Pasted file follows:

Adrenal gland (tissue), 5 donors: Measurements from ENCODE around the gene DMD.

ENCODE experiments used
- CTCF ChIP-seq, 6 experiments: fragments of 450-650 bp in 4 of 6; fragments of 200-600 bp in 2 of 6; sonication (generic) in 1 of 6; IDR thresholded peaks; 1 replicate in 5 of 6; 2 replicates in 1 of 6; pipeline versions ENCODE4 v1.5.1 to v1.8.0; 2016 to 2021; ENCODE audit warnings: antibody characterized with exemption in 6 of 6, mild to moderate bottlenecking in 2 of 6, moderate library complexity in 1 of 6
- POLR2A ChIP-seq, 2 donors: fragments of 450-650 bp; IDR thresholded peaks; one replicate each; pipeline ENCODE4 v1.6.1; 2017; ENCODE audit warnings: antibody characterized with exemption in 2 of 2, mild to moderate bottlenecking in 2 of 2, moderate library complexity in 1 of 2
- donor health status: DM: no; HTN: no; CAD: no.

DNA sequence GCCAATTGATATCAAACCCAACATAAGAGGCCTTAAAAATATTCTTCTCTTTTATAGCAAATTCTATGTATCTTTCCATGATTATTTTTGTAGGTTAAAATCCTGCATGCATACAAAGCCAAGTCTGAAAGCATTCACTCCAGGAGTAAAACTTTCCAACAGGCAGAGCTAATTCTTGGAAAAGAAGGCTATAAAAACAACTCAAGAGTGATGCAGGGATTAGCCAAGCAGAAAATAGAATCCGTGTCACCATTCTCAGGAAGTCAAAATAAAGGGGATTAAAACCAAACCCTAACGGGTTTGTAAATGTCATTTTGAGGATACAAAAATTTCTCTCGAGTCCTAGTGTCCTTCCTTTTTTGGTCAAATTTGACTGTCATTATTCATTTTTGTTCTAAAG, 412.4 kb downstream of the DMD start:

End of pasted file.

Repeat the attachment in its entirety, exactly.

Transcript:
Adrenal gland (tissue), 5 donors: Measurements from ENCODE around the gene DMD.

ENCODE experiments used
- CTCF ChIP-seq, 6 experiments: fragments of 450-650 bp in 4 of 6; fragments of 200-600 bp in 2 of 6; sonication (generic) in 1 of 6; IDR thresholded peaks; 1 replicate in 5 of 6; 2 replicates in 1 of 6; pipeline versions ENCODE4 v1.5.1 to v1.8.0; 2016 to 2021; ENCODE audit warnings: antibody characterized with exemption in 6 of 6, mild to moderate bottlenecking in 2 of 6, moderate library complexity in 1 of 6
- POLR2A ChIP-seq, 2 donors: fragments of 450-650 bp; IDR thresholded peaks; one replicate each; pipeline ENCODE4 v1.6.1; 2017; ENCODE audit warnings: antibody characterized with exemption in 2 of 2, mild to moderate bottlenecking in 2 of 2, moderate library complexity in 1 of 2
- donor health status: DM: no; HTN: no; CAD: no.

DNA sequence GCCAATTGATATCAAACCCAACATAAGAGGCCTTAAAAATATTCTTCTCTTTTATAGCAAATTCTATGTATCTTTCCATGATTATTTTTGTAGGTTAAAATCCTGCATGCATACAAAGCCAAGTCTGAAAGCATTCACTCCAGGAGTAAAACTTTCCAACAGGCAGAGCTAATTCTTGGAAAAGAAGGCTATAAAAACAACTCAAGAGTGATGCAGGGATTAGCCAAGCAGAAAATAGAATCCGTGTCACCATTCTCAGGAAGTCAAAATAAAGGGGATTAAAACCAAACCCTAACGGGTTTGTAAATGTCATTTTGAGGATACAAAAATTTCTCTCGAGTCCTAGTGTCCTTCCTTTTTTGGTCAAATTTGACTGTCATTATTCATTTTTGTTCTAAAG, 412.4 kb downstream of the DMD start: